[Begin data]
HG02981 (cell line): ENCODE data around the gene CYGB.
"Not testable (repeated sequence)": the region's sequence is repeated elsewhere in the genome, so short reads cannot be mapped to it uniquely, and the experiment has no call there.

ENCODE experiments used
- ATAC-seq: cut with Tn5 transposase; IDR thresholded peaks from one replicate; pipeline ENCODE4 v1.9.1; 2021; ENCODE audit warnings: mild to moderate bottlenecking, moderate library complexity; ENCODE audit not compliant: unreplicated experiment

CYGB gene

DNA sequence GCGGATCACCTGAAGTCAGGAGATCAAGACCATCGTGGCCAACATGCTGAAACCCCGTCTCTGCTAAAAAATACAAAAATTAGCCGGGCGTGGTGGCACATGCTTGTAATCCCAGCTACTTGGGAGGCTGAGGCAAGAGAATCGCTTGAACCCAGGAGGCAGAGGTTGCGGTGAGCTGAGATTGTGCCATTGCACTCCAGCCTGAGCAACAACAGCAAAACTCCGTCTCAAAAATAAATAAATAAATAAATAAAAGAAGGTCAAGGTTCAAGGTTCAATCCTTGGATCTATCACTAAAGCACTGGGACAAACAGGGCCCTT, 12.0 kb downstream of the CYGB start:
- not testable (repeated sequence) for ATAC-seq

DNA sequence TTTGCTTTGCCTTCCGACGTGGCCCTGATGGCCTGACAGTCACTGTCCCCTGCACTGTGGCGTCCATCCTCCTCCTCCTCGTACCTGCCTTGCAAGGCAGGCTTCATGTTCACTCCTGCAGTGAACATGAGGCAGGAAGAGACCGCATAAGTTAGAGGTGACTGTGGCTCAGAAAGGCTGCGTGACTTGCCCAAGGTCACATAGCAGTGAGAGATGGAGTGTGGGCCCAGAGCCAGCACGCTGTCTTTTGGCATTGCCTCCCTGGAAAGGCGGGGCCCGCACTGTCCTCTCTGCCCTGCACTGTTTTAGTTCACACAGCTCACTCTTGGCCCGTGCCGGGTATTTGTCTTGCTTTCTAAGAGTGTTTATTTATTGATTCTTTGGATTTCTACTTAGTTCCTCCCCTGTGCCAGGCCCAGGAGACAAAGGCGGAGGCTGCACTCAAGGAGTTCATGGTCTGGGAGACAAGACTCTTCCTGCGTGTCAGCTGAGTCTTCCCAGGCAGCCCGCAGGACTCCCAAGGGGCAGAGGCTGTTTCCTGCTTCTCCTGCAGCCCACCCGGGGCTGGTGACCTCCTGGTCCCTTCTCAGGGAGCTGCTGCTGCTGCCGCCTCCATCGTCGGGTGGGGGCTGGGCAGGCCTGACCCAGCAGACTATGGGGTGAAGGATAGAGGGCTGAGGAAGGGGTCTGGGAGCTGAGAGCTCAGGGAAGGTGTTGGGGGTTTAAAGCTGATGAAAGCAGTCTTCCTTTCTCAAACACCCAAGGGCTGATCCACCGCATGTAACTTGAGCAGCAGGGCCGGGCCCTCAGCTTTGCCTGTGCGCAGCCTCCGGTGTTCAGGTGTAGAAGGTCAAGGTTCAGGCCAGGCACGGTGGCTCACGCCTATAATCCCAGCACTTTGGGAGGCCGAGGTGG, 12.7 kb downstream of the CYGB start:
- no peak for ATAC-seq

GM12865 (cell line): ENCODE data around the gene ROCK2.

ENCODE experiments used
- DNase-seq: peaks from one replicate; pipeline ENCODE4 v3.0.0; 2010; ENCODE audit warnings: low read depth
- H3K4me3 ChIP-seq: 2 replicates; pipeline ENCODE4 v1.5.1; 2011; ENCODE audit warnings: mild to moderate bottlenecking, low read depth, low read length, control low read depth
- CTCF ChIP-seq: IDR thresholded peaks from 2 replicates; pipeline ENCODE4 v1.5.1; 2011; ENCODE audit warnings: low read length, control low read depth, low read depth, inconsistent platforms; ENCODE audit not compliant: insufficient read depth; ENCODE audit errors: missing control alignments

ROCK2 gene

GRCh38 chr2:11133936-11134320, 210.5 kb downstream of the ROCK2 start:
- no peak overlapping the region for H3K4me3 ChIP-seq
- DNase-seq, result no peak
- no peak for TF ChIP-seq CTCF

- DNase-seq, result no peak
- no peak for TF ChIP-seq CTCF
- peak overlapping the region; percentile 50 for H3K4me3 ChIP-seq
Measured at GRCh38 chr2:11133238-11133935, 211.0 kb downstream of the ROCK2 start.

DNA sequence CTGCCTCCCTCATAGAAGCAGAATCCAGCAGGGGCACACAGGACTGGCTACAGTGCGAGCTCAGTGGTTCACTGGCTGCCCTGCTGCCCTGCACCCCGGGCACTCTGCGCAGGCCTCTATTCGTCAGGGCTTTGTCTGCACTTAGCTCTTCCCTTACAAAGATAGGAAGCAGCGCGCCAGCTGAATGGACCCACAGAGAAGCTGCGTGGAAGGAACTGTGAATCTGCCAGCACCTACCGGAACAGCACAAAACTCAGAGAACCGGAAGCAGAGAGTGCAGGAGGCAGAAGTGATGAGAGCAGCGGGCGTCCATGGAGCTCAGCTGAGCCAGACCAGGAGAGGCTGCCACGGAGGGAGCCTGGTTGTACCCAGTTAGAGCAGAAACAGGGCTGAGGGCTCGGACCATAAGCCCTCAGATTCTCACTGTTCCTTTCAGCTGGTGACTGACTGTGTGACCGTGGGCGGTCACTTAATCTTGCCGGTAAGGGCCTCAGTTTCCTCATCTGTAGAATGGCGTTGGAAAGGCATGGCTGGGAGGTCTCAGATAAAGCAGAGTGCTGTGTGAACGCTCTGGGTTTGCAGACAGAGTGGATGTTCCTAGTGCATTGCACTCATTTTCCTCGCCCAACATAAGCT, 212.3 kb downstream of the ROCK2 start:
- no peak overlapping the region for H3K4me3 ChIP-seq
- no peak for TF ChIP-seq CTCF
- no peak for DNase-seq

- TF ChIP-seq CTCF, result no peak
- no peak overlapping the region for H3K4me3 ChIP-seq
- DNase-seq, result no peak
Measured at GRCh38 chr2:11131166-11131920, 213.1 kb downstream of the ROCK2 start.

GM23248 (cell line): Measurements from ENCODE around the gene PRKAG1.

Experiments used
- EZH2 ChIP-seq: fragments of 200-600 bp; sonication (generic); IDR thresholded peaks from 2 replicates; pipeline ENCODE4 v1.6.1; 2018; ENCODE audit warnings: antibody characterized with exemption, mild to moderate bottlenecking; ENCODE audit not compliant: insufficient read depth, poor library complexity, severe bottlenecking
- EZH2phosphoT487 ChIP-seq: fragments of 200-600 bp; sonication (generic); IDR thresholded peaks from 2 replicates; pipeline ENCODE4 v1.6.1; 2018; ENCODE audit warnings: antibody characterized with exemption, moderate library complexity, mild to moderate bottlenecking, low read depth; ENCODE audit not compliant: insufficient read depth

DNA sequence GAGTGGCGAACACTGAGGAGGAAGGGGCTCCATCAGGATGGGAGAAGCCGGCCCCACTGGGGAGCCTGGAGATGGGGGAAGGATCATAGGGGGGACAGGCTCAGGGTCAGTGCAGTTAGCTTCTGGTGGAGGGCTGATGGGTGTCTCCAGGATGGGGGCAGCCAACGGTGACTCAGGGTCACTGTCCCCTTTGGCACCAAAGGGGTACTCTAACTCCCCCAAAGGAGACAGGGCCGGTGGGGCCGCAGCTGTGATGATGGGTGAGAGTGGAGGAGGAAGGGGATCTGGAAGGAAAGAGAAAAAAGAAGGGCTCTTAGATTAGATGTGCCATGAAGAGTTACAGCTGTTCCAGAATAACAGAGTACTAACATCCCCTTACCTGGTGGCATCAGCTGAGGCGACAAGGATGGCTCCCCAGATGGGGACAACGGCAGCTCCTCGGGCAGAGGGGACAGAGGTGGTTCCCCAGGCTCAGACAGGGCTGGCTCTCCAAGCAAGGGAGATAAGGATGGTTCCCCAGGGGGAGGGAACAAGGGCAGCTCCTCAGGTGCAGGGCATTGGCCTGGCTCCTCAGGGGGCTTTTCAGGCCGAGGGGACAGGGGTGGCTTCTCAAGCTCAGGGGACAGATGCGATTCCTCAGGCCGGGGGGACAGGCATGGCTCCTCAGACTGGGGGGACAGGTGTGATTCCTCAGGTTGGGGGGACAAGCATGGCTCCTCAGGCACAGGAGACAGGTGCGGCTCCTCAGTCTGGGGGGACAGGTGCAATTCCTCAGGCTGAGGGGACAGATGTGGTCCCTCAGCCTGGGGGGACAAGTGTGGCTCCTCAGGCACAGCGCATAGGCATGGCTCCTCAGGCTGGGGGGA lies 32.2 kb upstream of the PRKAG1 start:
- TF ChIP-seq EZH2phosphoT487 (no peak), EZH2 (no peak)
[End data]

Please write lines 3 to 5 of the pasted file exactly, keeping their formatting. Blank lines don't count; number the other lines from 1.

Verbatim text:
ENCODE experiments used
- ATAC-seq: cut with Tn5 transposase; IDR thresholded peaks from one replicate; pipeline ENCODE4 v1.9.1; 2021; ENCODE audit warnings: mild to moderate bottlenecking, moderate library complexity; ENCODE audit not compliant: unreplicated experiment

CYGB gene